“Dad, what happened?” she asked him. “I heard two big booms and people are running.”
Boston Fire Lieutenant Frederick Lorenz was walking back to the race route from Shaw’s Supermarket when he heard the explosions. When he saw crowds of people running from the scene, he set his container of hot soup on a wall and started running toward the blasts.
Told there might be an unexploded third bomb under the grandstand, District Fire Chief Dennis Keeley ordered two firefighters to get down on the ground and train their hoses on the spot, covering for the bomb squad in case another fiery blast came as they crawled in to find it.
Other firefighters knelt on the ground nearby with bleeding victims, grabbing belts from bystanders and cinching them tight around nearly severed limbs. “The ones who weren’t making the noise were the ones who needed help” the most, said Lorenz.
Many of the Marathon runners themselves stopped running and started helping victims. Natalie Stavas, a pediatric resident who had been running the race with her father, immediately came to the aid of a young woman bleeding profusely from a blown-open thigh.
“As soon as I saw the wound,” she said, “I began screaming that this woman needed to be sent to a hospital.” When paramedics took the injured woman away, Stavas ran about 30 feet down Boylston until she found another young woman to treat.
No one could know it then, but the week that began in a rush of chaos and horror would end Friday night as SWAT team members with submachine guns inched forward toward the blood-stained, tarp-covered boat where the younger Tsarnaev lay hiding. Millions of people watched spellbound, wondering how the saga would end. When it was over, with Tsarnaev in custody, they rushed, cheering, into the streets.
But the ultimate success of the investigators’ mission — the capture of the suspects, one alive and one dead — depended in equal parts on luck, the heroics of police and civilians, and the startling incompetence of the Tsarnaev brothers themselves. They may have figured out how to kill, but engineering a getaway seemed beyond them.
The siblings, in many ways, made it easy for investigators. Instead of fleeing the city in the chaotic aftermath, they stuck around, seemingly unconcerned that thousands of investigators were looking for them. It took three days for the FBI to cull and then release the crucial images of the suspects from thousands of hours of video. An hour before, Dzhokhar was still at his dorm at UMass Dartmouth.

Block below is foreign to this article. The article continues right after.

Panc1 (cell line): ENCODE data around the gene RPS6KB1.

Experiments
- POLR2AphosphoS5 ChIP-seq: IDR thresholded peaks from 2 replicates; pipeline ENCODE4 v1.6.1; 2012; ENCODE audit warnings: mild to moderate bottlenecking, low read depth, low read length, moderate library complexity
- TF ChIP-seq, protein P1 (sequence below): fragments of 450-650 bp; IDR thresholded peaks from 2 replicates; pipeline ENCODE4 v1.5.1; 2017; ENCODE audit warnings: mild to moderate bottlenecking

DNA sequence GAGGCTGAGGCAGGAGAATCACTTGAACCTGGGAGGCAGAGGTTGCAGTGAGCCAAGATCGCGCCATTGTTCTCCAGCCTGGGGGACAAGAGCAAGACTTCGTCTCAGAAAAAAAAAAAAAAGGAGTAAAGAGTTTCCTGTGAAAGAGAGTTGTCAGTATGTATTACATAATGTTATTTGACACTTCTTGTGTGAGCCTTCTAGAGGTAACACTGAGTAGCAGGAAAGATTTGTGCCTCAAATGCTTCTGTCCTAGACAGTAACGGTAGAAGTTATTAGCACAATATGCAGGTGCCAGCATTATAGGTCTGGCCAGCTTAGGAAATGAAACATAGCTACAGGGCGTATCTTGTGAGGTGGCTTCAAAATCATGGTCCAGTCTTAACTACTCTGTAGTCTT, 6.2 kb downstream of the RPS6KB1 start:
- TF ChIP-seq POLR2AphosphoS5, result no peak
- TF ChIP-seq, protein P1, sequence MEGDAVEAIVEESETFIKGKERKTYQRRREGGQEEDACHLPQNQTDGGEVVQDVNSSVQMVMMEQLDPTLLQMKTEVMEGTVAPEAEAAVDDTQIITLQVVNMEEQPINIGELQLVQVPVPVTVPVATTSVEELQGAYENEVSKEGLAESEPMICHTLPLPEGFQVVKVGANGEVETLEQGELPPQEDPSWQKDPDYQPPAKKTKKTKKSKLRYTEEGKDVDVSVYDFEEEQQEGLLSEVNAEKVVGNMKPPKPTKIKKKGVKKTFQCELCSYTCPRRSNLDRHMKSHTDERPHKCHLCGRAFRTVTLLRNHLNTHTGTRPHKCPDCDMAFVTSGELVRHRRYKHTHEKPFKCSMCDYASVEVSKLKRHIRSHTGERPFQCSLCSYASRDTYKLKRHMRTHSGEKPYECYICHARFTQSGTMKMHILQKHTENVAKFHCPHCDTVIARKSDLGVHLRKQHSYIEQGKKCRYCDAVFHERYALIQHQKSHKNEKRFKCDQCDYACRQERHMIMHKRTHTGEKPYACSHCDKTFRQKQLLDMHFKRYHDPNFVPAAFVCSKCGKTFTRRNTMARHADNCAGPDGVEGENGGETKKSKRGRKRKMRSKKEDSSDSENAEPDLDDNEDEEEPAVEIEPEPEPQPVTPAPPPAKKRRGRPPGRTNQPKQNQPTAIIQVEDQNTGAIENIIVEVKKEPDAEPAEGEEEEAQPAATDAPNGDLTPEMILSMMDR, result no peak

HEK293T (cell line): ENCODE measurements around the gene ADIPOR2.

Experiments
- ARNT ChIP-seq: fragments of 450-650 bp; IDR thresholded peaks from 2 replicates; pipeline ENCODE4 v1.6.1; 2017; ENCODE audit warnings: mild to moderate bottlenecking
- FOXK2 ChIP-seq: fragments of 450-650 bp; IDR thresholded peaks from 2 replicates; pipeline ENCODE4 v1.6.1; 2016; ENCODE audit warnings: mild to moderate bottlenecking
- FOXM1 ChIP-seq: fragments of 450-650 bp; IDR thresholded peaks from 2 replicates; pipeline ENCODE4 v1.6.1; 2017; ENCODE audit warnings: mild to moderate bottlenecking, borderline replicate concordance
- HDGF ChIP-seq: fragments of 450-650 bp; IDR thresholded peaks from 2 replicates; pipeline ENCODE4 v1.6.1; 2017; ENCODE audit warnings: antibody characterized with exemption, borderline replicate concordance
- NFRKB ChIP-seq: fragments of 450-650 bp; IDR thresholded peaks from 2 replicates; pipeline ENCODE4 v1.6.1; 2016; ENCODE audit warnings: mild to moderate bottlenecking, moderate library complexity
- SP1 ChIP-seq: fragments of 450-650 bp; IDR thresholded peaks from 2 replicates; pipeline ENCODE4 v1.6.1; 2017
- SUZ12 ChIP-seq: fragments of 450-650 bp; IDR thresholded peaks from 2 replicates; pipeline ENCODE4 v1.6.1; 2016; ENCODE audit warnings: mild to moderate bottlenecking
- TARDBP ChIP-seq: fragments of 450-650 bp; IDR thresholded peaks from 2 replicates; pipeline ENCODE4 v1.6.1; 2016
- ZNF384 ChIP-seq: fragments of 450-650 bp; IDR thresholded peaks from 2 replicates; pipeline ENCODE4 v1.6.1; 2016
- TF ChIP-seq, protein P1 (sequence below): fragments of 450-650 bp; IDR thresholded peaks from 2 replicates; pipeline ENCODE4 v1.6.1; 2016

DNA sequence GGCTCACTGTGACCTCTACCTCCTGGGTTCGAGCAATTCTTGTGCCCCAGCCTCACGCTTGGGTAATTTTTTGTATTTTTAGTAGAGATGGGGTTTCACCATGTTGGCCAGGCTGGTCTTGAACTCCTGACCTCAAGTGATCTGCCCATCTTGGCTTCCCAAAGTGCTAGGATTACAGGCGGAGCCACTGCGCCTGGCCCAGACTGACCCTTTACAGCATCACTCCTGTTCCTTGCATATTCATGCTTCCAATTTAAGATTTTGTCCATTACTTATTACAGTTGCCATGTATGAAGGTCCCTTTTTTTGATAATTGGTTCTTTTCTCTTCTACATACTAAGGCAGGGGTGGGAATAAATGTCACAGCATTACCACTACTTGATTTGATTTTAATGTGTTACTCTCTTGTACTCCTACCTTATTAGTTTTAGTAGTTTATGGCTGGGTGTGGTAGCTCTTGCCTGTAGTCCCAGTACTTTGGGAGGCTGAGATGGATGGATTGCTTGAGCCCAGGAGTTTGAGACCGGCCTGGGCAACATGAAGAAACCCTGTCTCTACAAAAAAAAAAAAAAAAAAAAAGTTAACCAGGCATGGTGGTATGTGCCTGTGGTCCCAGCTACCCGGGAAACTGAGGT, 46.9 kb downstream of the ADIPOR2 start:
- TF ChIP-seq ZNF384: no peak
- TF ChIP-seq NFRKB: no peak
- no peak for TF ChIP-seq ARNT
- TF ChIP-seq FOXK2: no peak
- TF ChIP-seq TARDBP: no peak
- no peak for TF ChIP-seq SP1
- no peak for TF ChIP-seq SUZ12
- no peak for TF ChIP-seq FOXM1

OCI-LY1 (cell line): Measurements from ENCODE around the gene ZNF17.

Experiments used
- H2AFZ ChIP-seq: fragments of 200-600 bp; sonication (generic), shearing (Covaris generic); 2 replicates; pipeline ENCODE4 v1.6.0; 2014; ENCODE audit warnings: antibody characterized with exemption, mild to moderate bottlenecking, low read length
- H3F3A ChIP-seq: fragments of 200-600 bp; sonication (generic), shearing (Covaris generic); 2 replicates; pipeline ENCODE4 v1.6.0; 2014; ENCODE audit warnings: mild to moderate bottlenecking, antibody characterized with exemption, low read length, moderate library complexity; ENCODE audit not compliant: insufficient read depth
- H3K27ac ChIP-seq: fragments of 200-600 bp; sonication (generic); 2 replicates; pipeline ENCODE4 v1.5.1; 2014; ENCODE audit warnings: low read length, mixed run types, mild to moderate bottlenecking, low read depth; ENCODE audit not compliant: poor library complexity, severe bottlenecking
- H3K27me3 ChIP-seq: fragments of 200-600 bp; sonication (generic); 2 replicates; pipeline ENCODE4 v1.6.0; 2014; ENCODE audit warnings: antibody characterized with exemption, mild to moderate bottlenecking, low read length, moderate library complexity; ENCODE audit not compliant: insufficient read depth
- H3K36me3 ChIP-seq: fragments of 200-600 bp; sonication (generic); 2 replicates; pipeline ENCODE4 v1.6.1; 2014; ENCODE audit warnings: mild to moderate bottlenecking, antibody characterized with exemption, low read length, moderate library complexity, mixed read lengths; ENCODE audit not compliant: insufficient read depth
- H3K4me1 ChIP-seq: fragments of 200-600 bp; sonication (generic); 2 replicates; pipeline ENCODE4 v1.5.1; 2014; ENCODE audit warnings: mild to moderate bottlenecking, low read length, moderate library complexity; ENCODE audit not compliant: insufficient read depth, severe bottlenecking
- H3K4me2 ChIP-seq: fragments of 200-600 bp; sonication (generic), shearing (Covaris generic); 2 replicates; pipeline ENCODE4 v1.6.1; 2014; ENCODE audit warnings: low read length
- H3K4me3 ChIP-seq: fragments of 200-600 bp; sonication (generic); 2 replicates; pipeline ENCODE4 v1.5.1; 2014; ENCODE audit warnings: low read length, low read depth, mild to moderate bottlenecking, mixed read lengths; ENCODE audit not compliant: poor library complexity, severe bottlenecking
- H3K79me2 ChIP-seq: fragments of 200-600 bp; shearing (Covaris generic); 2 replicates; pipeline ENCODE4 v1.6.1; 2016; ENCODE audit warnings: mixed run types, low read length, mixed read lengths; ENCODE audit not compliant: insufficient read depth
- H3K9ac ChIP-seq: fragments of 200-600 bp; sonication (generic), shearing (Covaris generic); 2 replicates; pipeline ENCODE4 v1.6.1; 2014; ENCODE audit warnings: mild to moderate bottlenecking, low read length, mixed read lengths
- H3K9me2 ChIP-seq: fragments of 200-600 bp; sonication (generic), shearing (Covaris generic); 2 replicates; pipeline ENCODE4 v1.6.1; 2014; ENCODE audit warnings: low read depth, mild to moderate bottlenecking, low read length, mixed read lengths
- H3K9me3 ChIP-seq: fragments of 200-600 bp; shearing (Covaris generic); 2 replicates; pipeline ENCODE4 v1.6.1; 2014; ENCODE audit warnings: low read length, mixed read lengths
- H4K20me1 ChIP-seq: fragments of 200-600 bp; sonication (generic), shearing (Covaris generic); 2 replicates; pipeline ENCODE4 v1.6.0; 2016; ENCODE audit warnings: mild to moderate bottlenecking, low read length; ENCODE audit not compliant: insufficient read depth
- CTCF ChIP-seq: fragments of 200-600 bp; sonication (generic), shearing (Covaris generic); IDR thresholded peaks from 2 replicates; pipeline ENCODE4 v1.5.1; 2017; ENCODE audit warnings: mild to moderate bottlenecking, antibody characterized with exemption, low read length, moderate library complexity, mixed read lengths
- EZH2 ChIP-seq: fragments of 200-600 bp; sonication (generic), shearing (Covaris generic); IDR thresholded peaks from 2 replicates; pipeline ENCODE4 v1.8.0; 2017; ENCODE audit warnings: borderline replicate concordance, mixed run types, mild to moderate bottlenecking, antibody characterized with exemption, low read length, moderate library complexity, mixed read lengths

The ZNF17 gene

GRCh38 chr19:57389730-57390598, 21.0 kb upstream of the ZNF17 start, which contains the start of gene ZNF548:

Yet even with the seeming ineptitude of the suspected bombers, law enforcement officials didn’t know exactly who or where they were until Thursday night, after the Tsarnaevs allegedly began shooting at them in a quiet East Watertown neighborhood.
Acts of bravery were woven into the week’s fabric, from the carjacking victim who escaped from the terrorists when they stopped for gas to the Watertown police officer who faced off with Tamerlan Tsarnaev in a gunfight in the dead of night on Laurel Street, shooting at him from 12 feet away and then tackling him to the ground.
There were moments, too, that might have ended tragically but for a bolt of luck that struck when it was needed. When Watertown homeowner David Henneberry stood on a ladder and peered into his boat, the Slip Away II, noticing blood pooled inside, it was only fate or chance that the injured young man hidden there had no gun to shoot him.
From beginning to end, law enforcement efforts were hampered by confusion and misinformation, what some call the “fog of war” that envelops every emergency operation, especially one this large. Authorities first thought terrorists had also struck the JFK library in Dorchester. They battled rampant Internet rumors that labeled innocent people as suspects, and false reports in the media of an arrest. At one point on Friday, federal agents feared the younger bombing suspect had eluded their dragnet and fled to New Bedford, based on a mistaken report that his cellphone had been detected there.
In the 102 hours that passed between the bombings and the capture, law enforcement leaders faced difficult choices, about whether to release the photos of the subjects to the public, and when to lift the shelter-in-place order that transformed the city overnight into a ghost town.
And the decision-making started even before the smoke had cleared.
MOnday, 2:55 p.m.
‘We’ve got amputations’
Police Commissioner Davis had just hung up the phone on his conference call with the White House when it rang again. It was his superintendent in chief, Dan Linskey. Davis could hear sirens in the background. Continued...